In the single block of Hennepin between Smith Triangle and 22nd Street, I passed a Caribou Coffee and a Starbucks, as well as Tao Natural Foods and Organic Cafe. Those are distinct from the Starbucks advertised as “coming soon” to Kowalski’s and the Caribou already in Lunds & Byerlys. Together with Dunn Brothers, Spyhouse Coffee, Isles Bun & Coffee, plus the Holiday Station Store and Bruegger’s Bagels, they seem to have the East Isles neighborhood well caffeinated.
I wrapped around this triangular block using 22nd Street and Emerson Avenue and then walked 24th Street from Smith Triangle to Irving Avenue. In the final block of 24th Street, between Humboldt and Irving Avenues, I photographed some boulevard flowers clustered around a florally painted utility box. The vinyl-wrap technology has made decorated utility boxes so ubiquitous that I don’t generally photograph them, but I appreciated this one both for its more hands-on technique and for its integration with its surroundings.
Irving Avenue took me all the way south to Lake Street, where lunch was awaiting me at Barbette. Along the way, I again stopped for some pretty flowers. Once I got to Barbette, I ordered the Seasonal Vegetable Hash, which turned out to be quite interesting. Rather than being fried with potatoes, the vegetables were cooked only until crunchy and showed char marks from a grill. They were served hot in a bowl above a small puddle of very tasty smoked vegetable broth, topped with a poached egg and a slice of toast.
Across Irving Avenue from Barbette, at the corner of Irving and Lake Street, the Citadel Building has recently been renovated and is being leased to commercial tenants. The name dates from the building’s former life with the Salvation Army, as does the seal at the apex of its Lake-street facade, which includes the motto “Blood and Fire.”
Further east on Lake Street, Greta McLain’s 2015 mural “Sing a Song of Uptown” brings life to the alley side of the Rainbow Building, which stands on the corner of Lake Street and Hennepin Avenue. (I had previously seen McLain’s work as lead artist for the Central Identity Project when I walked the western part of the Central neighborhood.)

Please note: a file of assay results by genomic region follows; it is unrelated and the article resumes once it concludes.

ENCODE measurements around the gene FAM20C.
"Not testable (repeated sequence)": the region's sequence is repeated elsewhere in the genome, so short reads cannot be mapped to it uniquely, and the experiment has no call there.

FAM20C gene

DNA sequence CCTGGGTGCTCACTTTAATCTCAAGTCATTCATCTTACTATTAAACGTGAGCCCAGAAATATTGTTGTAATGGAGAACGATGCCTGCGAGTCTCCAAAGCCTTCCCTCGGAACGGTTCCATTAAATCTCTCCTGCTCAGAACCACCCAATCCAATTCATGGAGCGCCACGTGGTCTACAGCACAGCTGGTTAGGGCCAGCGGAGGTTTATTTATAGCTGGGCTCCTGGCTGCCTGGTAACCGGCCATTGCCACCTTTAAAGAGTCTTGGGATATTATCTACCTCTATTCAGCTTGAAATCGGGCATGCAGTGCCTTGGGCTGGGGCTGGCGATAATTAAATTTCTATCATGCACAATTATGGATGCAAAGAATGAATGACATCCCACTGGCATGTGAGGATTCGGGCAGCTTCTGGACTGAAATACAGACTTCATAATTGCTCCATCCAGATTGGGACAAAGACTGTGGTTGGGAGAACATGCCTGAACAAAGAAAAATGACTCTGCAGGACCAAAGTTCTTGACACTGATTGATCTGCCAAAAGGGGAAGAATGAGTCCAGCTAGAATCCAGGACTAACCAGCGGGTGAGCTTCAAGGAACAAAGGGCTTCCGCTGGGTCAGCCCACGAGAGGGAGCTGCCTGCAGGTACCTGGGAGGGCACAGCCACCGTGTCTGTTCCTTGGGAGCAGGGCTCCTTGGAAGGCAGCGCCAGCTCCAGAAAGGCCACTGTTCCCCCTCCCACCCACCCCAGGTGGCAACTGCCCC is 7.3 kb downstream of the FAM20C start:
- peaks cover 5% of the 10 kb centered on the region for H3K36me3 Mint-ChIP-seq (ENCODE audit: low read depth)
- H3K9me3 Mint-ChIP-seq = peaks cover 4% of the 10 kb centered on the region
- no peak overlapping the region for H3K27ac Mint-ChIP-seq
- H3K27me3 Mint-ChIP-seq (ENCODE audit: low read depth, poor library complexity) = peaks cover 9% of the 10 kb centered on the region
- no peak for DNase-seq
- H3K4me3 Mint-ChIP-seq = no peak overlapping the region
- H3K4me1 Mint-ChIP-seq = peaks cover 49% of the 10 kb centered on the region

Around the corner on Hennepin, the most notable building is the Uptown Theater. Although its roots date back to 1916, and it has been renovated as recently as 2012, the principal features of the exterior appearance (and some of the interior) date from a 1939 rebuilding after a fire. The architects at that point, Liebenberg and Kaplan, chose to use the streamline moderne style, with a sense of horizontal motion captured not only in the grooves in the facade but also in the streaming hair of the two dancing women. (And yes, this is the same Liebenberg and Kaplan that a decade before had designed the neo-classical Temple Israel. The contrast is rather striking.)
In addition to the theater itself, the building includes two shops, Goorin Bros. Hat Shop and John Fluevog Shoes. The shoe store’s entry, on the corner of Hennepin and Lagoon Avenues, is prominently framed by a pillar decorated by the Knitteapolis Yarnbomber. Across Lagoon Avenue, the recently rebuilt Walker Library is esthetically pleasing as well as functional. On a Sunday, I wasn’t able to go inside, but I’ve done so on other occasions and so can recommend it. Be sure to look up to see the translucent banners in the clerestory windows, which spell out “WALKER LIBRARY” in colorful geometric shapes.
The driveway behind the library has an interesting sign consisting of separate large hollow metal letters spelling out “LIBRARY.” Although the sign’s current location is quite low-visibility, there’s a reason why such a bold sign was commissioned in the first place. It was installed in 1995 at the previous Walker Library, which had been built underground, in the same location, in 1981. The bold signage helped make the underground library more visible.
The Mall took me to the neighborhood’s western edge at Knox Avenue, after which I walked the remaining segment of Lake of the Isles Parkway and used James Avenue and the remaining blocks of Lake Street and Knox Avenue to wrap around to Lagoon Avenue. Lagoon Avenue allowed me to finish off the neighborhood from west to east, all the way from Knox Avenue to Hennepin Avenue.
All of that was pleasant enough and included a number of interesting details, but I’ll spare you most of it. Instead, I’ll just offer two views of apartment buildings of differing age. The first, on the northeast corner of James Avenue and Lake Street, is a stylish modern mixed-use building. The second is a cluster of buildings from nearly a century earlier (1915 versus 2014). Beyond their representativeness of the early-20th-century housing boom (which corresponded to a boom in Minneapolis’s population), I find this cluster interesting for its addresses, as shown on the sign facing Lagoon Avenue. The buildings are 2870–2883 Holmes Avenue. Yet there is no Holmes Avenue north of Lake Street. Apparently the courtyard between the buildings is a vestige of a now-vacated stretch of Holmes. (The same 1914 map I previously cited shows Holmes Avenue running north all the way to the Mall, just before the apartments were built.)
Editor’s Note: Max Hailperin is walking each of Minneapolis’ 87 neighborhoods, in alphabetical order. He chronicles his adventures at allofminneapolis.com, where the original version of this article was published July 30, 2017. We’re sharing them here at streets.mn.